East is East at Nottingham Playhouse ★★★★★
Nottingham Playhouse welcomed the brand new production of this Olivier Award-winning comedy on 25th May, and it’s quickly become a sensation among those who’ve seen it.
Chip shop owner George has his work cut out as head of the Khan household. Back in George’s homeland, Pakistan, a father rules the house; but in 1970s Salford, as Britain evolves and rebels, his teenage children are proving quite the challenge.
Read on to find out what we thought about our experience at a performance of East is East last week.
Linda – A delightful evening was spent watching the cast of East is East perform to a packed audience at Nottingham Playhouse. Each and every member of the cast were outstanding in their delivery of the stage version of a hugely popular film from the 90s, set in the 70s.
It ranks as one of the top plays I have seen at the Playhouse, or, indeed, anywhere, and I would defy anyone not to enjoy the show. It had something for everyone – from humour to revulsion, pathos to sympathy and wit to despair, but with an overriding feeling that things were going to get better in the Khan household, to make sure you don’t go home too disheartened. Don’t miss it!
Kinga – I was looking forward to the press night at Nottingham Playhouse so when we arrived I couldn’t wait to take my seat.
First act is full of laughs caused by constant bickering between the family members. Disagreements occur usually between the children and the parents but also the children themselves.
The play highlights the differences between the lifestyle in Pakistan and Britain and at times exaggerates them to demonstrate how a household with two cultures deals with problems and overcomes challenges.
Overall the tone of the play is quite light and humorous. The second act becomes slightly darker and reality creeps up to then overtake audience’s feelings towards the head of the family – George (Kammy Darweish), who is displaying violent behaviour towards both his wife Ella (Vicky Entwistle) and his children for opposing his wishes.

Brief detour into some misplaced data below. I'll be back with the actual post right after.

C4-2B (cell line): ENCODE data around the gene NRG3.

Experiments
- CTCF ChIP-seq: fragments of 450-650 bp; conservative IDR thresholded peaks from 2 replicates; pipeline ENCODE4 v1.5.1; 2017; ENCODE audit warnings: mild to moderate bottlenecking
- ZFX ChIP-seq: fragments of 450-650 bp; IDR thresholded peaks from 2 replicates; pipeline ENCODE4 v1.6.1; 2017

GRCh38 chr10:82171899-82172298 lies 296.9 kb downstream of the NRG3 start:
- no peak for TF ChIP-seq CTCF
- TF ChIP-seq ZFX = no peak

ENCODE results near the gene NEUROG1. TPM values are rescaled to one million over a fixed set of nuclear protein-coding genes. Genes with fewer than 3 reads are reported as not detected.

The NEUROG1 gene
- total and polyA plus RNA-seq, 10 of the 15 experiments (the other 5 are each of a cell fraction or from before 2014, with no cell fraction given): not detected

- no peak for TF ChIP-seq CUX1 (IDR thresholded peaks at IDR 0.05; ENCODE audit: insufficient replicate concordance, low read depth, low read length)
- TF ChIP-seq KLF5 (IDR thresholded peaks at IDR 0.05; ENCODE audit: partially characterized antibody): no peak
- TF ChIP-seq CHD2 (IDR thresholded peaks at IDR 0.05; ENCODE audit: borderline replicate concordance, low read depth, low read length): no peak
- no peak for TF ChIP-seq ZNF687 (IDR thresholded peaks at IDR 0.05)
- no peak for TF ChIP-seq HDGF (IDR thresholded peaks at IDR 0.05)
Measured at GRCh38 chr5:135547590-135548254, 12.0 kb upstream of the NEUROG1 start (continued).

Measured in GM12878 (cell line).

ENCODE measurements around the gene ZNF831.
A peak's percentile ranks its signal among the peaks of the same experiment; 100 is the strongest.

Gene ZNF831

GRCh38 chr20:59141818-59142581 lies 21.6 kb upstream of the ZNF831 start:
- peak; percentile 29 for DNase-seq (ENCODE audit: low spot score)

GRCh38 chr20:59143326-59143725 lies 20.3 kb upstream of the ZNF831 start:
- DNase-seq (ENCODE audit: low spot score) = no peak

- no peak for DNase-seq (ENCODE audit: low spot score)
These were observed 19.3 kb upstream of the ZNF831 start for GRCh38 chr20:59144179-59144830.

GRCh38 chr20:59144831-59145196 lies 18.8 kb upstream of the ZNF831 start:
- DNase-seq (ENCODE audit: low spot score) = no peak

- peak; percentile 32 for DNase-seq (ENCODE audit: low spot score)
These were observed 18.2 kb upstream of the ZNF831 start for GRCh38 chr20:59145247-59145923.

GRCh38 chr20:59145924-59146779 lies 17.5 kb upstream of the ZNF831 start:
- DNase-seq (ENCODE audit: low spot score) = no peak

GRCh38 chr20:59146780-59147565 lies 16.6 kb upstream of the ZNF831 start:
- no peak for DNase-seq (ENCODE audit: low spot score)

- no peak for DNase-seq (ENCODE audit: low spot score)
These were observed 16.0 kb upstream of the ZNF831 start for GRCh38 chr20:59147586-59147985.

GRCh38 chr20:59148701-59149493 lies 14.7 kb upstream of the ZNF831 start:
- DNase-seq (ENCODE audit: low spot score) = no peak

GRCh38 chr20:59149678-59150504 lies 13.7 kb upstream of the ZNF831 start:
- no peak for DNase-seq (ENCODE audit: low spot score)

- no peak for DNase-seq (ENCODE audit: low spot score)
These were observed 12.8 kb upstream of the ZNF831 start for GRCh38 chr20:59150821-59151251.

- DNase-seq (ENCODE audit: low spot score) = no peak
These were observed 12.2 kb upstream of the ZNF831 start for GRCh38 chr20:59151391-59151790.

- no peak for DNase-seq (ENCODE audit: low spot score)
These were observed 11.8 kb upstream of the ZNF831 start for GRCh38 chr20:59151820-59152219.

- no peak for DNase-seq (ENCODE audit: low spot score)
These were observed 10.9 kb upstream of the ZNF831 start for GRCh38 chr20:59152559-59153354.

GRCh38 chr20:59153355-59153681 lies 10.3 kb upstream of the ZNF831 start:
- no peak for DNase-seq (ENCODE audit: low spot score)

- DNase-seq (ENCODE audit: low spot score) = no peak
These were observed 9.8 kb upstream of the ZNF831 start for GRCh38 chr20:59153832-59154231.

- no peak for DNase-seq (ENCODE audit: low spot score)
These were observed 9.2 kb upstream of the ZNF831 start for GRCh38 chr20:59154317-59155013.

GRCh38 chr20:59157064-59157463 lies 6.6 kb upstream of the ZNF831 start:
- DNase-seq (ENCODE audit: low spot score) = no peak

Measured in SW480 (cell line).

I really enjoyed the metaphors used in the play, they were made quite clear and easy to pick up by the audience but at the same time ambiguous and open to individual interpretation. The youngest son Sajit’s parka, for example, could stand for separating himself from the world and not wanting to hear his family’s constant arguments. It could also stand for mental problems which in the 1970s were rather ignored than talked about.
Make sure you catch East is East at Nottingham Playhouse, it is definitely worth it.
Alex – East is East is one of the best productions I have seen at Nottingham Playhouse. In the first act, you instantly see the sheer talent of all members of the cast as soon as each character appears on stage for the first time. It’s also incredibly humorous.
The second act is much darker at some points but these moments are integral to the story and because they’re performed so spectacularly, they only made me appreciate just how good the show was even more. Humour is never far away though and there are still laughs aplenty in the second act.
Vicky Entwistle as Ella was superb – she plays the role of a loving yet strict mother so well. We see wonderfully tender moments between her and her children and husband George (Kammy Darweish who plays George is definitely worth a mention too!), but also times where she erupts and we see a woman who is struggling to keep her family together.
The younger members of the cast who play George and Ella’s children are fantastic – the sibling banter between them comes across as so natural and is such good fun to watch.
Make sure you catch this show while it’s on at The Playhouse!
East is East is on at the Nottingham Playhouse for five more days – till 10th June with one show each night, and two shows on 8th June (one of them signed interpreted). Tickets are going fast, so don’t miss out.